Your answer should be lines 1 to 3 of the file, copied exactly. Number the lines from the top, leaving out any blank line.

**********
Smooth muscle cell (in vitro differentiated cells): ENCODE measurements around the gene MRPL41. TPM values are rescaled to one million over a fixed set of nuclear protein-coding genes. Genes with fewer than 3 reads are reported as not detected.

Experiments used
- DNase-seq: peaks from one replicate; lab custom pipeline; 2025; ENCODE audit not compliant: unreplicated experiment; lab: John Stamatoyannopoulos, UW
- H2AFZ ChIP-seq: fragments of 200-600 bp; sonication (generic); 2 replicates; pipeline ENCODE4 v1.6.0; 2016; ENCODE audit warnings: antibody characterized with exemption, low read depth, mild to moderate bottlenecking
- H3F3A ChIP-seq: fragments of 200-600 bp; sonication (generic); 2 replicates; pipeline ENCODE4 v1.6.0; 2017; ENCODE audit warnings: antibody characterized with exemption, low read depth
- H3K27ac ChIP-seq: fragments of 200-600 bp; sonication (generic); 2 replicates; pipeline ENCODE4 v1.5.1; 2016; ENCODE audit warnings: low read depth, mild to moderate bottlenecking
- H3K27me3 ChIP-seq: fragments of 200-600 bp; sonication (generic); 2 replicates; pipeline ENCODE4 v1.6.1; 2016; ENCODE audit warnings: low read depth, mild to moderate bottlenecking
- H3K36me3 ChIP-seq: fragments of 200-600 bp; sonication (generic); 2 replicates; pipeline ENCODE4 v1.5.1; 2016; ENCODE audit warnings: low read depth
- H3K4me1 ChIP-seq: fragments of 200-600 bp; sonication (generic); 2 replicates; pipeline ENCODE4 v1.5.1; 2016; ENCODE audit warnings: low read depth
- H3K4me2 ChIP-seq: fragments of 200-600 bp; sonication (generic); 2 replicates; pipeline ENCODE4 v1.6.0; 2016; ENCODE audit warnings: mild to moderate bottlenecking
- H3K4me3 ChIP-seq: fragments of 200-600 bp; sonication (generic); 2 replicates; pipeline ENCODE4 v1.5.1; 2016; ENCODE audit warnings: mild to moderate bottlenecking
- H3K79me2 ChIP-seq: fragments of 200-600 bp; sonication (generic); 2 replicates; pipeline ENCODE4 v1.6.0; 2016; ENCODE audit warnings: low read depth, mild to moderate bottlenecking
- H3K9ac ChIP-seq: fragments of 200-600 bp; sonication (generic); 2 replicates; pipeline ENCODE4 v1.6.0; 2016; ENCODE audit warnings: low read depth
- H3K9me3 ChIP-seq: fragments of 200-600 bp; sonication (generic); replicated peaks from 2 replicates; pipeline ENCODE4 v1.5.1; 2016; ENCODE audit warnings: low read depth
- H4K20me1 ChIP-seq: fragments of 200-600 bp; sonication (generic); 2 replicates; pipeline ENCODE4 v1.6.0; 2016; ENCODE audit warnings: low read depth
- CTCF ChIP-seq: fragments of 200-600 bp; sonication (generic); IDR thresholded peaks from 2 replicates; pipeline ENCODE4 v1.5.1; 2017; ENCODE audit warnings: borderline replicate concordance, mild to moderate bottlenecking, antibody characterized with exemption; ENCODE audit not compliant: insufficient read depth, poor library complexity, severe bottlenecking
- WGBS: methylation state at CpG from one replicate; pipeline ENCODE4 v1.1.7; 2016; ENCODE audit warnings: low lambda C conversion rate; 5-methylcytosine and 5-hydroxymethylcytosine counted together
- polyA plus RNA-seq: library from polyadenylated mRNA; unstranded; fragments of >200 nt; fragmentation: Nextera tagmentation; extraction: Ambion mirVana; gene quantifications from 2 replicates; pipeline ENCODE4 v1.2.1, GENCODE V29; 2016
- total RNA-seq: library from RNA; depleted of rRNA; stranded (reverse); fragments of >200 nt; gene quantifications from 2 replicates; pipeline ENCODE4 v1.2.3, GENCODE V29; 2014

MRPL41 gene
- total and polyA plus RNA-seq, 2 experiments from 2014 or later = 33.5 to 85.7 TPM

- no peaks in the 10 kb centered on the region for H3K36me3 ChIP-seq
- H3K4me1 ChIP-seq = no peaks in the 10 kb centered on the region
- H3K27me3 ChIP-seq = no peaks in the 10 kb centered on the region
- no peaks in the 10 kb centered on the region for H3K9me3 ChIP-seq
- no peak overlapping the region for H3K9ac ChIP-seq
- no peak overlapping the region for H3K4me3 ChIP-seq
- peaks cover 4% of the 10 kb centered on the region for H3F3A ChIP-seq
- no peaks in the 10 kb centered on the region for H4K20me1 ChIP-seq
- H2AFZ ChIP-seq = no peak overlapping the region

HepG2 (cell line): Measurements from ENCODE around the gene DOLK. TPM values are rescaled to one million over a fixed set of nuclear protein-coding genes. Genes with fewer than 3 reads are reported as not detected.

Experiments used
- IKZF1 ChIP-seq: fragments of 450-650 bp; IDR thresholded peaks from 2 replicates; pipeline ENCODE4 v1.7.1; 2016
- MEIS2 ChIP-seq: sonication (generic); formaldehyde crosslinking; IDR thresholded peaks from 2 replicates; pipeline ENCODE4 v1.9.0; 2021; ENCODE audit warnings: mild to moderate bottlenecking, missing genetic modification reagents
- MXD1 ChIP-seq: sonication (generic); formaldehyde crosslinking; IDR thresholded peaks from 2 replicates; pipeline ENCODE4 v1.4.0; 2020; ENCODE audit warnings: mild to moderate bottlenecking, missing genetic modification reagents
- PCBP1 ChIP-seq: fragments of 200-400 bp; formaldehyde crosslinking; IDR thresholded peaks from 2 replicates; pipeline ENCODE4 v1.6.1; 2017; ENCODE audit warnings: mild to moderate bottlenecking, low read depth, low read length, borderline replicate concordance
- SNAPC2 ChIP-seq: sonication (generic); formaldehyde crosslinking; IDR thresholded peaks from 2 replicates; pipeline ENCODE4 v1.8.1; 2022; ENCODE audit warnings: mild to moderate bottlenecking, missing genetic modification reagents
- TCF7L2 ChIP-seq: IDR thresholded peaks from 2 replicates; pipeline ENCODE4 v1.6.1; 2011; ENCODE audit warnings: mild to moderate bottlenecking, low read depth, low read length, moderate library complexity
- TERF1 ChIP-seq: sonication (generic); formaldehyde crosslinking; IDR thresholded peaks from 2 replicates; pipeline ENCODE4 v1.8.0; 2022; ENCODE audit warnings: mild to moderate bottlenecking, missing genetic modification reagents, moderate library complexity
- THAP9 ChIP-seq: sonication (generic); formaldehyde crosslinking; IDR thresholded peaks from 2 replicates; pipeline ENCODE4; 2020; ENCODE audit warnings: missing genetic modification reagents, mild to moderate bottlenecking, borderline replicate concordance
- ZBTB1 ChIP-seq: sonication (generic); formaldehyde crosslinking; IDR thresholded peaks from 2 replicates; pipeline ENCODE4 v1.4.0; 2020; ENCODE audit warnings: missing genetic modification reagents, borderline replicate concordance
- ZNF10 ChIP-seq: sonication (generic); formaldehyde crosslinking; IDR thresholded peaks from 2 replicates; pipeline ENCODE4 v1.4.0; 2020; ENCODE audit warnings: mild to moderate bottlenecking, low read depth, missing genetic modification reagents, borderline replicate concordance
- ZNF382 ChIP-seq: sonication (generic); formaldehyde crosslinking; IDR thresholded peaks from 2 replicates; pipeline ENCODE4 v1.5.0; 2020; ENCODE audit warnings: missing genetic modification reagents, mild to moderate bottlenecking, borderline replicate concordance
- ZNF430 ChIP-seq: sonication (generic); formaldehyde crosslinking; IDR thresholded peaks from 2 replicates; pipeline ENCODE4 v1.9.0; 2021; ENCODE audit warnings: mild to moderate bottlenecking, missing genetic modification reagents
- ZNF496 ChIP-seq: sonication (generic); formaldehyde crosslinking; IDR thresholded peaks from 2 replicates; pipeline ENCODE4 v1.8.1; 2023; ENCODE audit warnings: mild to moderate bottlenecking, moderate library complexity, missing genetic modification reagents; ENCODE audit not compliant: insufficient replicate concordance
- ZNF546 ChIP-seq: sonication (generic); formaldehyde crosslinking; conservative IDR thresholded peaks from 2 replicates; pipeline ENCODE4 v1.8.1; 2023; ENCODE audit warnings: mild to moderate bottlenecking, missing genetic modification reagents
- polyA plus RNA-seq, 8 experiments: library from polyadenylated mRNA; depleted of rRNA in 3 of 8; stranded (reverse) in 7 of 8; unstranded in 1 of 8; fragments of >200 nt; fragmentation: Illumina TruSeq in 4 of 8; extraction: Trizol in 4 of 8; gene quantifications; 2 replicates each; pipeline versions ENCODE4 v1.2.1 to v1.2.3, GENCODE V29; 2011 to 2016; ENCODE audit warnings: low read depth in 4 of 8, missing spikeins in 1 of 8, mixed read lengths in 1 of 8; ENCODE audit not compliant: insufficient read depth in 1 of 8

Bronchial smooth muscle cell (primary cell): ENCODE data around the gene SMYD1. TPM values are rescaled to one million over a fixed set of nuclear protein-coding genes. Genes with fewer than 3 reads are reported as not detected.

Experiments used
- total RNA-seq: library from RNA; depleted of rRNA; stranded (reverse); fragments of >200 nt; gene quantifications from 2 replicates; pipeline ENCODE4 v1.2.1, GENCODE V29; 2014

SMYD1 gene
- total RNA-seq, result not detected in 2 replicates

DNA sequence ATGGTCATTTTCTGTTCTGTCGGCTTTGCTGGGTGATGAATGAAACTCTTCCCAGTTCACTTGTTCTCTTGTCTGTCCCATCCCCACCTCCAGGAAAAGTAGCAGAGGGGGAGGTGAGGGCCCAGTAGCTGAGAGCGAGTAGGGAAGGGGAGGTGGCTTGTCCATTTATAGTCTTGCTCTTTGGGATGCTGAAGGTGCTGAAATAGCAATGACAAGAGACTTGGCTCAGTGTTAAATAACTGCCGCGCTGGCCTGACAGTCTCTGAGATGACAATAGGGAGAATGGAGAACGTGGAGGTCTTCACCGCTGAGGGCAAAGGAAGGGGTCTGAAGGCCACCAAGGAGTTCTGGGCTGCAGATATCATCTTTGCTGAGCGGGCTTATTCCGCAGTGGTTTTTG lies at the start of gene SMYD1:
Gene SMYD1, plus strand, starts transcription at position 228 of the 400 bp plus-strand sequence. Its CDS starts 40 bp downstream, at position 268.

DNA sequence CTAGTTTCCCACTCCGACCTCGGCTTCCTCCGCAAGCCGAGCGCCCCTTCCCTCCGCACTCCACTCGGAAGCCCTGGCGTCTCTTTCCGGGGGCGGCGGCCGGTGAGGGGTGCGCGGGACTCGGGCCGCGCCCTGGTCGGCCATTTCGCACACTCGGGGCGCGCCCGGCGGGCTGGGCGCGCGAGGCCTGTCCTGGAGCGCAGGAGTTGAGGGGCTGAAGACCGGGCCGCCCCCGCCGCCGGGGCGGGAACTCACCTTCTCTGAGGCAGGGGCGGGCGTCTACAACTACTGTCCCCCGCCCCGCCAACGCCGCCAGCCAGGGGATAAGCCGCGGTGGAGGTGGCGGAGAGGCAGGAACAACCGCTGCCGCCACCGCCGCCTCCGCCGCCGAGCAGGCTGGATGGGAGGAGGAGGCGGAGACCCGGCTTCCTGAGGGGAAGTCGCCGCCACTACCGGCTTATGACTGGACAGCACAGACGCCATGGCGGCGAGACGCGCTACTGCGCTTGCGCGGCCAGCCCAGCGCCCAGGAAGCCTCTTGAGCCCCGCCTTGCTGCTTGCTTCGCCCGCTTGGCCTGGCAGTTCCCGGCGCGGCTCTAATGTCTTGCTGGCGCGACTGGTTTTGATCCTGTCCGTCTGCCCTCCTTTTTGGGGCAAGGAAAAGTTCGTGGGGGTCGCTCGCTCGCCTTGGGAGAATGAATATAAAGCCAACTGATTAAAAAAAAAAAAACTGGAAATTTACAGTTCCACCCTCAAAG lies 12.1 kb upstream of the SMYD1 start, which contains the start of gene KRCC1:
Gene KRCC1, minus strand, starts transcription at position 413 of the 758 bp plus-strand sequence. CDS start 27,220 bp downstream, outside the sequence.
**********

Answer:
Smooth muscle cell (in vitro differentiated cells): ENCODE measurements around the gene MRPL41. TPM values are rescaled to one million over a fixed set of nuclear protein-coding genes. Genes with fewer than 3 reads are reported as not detected.

Experiments used
- DNase-seq: peaks from one replicate; lab custom pipeline; 2025; ENCODE audit not compliant: unreplicated experiment; lab: John Stamatoyannopoulos, UW